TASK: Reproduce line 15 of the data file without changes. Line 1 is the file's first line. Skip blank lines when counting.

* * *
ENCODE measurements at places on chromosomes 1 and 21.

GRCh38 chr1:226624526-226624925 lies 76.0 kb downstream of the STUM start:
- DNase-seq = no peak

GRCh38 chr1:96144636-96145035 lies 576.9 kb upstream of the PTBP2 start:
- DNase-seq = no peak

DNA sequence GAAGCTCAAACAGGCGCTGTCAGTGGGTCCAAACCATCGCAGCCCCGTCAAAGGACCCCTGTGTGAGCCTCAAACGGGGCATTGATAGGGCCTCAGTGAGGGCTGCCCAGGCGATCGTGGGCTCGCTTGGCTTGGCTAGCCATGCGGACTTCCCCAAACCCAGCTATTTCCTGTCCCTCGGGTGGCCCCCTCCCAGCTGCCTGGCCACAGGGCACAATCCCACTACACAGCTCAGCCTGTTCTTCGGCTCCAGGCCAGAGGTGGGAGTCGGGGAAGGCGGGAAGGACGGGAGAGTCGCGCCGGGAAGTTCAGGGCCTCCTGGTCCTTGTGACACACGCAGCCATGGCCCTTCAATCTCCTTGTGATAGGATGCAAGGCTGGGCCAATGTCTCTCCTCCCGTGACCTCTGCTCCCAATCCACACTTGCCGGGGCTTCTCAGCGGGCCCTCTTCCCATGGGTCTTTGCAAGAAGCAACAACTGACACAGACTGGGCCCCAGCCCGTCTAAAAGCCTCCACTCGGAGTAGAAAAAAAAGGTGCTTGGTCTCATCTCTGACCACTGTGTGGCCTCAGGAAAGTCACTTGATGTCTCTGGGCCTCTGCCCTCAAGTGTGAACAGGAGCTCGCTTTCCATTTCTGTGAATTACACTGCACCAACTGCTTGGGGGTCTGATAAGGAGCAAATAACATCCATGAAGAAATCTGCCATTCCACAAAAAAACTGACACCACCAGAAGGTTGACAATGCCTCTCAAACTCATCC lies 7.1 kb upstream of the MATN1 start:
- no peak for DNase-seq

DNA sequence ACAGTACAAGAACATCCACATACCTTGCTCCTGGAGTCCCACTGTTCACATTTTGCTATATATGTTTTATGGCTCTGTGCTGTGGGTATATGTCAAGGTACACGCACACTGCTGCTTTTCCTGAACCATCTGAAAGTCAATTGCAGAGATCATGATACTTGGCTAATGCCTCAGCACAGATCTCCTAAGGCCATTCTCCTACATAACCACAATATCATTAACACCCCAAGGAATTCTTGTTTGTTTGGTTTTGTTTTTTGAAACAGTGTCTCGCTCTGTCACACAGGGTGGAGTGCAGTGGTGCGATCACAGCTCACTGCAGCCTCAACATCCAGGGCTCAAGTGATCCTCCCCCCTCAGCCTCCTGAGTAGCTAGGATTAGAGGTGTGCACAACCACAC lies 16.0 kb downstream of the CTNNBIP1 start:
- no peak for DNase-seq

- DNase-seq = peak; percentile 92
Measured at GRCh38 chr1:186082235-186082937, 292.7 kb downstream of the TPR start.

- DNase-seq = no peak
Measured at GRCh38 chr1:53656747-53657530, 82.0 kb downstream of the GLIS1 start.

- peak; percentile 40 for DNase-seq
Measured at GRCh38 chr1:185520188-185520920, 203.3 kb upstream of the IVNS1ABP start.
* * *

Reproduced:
Measured at GRCh38 chr1:185520188-185520920, 203.3 kb upstream of the IVNS1ABP start.